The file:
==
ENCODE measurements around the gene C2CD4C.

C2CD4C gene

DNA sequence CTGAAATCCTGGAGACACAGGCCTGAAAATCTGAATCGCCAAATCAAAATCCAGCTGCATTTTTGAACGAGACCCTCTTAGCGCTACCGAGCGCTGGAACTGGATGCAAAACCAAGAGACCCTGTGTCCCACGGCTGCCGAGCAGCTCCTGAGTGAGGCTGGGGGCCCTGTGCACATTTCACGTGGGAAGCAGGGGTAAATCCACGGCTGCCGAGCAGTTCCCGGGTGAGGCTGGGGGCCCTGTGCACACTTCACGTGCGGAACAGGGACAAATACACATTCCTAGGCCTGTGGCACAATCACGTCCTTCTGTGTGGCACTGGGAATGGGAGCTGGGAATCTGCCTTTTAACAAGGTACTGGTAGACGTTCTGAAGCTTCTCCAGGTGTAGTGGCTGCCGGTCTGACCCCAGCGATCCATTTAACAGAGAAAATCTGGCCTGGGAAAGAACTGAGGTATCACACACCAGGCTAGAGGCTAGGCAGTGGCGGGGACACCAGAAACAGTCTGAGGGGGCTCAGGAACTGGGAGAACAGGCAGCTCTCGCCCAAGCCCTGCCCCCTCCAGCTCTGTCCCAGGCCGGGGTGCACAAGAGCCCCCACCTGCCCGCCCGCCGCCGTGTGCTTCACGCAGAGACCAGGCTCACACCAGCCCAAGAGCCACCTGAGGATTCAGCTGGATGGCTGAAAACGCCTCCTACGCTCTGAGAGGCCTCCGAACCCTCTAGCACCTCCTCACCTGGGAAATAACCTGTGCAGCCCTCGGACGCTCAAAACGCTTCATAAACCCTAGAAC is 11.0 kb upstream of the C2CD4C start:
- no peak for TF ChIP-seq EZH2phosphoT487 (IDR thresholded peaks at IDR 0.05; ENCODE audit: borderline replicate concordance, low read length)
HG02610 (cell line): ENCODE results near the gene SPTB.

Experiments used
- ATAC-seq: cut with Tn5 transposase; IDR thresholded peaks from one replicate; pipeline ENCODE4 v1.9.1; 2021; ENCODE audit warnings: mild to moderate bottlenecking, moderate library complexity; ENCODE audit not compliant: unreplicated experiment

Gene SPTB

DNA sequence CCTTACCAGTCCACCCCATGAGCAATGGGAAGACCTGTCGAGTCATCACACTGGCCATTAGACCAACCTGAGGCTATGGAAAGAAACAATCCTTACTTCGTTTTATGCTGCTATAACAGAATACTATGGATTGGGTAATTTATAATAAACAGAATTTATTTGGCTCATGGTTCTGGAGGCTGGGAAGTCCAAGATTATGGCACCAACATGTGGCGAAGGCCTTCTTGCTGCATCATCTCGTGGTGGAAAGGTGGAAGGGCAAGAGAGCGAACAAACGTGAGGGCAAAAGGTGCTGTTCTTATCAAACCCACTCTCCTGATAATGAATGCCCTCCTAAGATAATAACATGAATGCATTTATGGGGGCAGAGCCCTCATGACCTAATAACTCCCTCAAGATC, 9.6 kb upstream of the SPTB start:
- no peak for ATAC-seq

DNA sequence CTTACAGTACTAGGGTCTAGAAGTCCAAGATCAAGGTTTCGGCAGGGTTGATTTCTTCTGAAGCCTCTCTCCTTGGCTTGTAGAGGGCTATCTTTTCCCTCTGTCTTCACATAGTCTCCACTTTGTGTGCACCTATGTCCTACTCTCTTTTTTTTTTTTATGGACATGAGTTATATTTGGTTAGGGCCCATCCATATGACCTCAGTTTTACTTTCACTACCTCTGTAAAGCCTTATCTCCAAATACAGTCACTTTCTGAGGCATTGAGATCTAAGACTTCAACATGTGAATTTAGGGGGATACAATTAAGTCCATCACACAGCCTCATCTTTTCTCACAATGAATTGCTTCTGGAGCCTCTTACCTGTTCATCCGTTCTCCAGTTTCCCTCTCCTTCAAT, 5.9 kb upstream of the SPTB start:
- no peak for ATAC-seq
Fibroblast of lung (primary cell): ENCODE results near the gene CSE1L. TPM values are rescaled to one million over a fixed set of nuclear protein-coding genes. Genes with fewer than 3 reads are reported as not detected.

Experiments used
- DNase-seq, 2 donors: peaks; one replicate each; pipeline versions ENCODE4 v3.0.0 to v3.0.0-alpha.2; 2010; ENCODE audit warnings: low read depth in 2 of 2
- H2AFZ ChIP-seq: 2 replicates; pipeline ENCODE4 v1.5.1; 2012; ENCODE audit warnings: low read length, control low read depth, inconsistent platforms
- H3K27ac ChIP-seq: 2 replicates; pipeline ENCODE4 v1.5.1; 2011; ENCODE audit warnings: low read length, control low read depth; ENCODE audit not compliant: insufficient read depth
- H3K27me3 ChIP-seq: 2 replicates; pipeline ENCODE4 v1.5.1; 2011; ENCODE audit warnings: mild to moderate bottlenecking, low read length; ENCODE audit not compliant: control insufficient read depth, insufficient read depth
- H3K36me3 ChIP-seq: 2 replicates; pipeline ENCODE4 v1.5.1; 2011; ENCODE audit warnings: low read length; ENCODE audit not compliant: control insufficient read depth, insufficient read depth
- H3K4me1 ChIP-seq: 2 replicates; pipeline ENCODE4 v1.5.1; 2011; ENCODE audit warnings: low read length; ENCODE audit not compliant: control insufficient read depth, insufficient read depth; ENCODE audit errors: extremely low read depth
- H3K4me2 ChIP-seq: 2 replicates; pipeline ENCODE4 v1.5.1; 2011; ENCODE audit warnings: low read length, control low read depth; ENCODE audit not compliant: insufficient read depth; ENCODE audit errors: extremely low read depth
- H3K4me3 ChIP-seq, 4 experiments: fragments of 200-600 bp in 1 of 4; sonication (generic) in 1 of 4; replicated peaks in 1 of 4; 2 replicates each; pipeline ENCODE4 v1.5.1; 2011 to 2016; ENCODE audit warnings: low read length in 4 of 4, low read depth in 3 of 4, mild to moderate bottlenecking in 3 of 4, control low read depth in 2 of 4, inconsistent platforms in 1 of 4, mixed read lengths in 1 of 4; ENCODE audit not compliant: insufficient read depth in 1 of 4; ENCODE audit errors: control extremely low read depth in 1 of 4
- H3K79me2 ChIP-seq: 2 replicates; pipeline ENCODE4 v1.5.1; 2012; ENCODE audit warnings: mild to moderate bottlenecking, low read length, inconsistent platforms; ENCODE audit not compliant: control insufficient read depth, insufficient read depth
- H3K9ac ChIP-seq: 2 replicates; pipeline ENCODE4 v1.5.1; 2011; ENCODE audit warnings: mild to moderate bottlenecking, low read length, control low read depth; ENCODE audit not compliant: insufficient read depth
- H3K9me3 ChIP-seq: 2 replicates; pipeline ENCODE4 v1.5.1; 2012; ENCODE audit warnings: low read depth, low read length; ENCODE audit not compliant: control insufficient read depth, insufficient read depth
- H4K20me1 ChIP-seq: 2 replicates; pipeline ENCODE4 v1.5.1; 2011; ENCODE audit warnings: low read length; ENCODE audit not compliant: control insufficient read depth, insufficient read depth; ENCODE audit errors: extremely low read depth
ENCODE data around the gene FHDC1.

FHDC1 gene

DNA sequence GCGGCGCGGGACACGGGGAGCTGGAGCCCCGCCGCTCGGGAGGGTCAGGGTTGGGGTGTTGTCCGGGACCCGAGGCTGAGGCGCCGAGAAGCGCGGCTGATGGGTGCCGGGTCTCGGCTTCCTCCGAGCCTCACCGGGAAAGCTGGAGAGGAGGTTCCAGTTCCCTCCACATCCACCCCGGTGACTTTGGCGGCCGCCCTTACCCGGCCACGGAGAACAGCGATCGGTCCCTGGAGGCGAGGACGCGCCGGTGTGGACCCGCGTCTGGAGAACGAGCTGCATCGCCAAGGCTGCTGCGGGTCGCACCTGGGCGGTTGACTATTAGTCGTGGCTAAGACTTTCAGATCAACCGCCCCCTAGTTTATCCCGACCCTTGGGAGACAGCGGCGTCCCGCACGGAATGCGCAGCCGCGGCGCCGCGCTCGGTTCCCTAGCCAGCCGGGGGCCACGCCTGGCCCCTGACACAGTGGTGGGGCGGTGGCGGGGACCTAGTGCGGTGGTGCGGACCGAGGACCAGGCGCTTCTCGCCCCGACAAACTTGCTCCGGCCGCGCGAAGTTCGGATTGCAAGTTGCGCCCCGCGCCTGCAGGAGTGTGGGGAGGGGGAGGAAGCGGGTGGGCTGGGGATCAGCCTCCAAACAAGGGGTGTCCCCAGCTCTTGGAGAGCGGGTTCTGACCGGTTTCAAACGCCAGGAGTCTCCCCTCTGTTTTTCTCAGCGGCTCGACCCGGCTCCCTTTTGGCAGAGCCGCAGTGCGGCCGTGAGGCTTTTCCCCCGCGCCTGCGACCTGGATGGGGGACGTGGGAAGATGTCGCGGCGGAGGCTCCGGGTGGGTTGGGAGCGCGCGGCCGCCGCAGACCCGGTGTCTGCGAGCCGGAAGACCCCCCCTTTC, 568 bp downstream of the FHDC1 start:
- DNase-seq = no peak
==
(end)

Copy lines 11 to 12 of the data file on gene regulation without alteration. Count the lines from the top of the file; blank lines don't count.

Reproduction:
DNA sequence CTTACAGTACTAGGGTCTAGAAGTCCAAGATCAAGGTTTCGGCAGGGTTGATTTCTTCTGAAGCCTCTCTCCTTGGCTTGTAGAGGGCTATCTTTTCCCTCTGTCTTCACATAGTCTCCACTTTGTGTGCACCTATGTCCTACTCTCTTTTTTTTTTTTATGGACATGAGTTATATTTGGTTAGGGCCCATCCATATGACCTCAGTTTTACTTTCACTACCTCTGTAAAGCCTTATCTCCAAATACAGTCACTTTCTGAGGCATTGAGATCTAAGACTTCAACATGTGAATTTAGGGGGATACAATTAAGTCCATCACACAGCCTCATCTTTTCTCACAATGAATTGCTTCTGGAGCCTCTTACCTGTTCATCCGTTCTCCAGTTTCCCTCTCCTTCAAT, 5.9 kb upstream of the SPTB start:
- no peak for ATAC-seq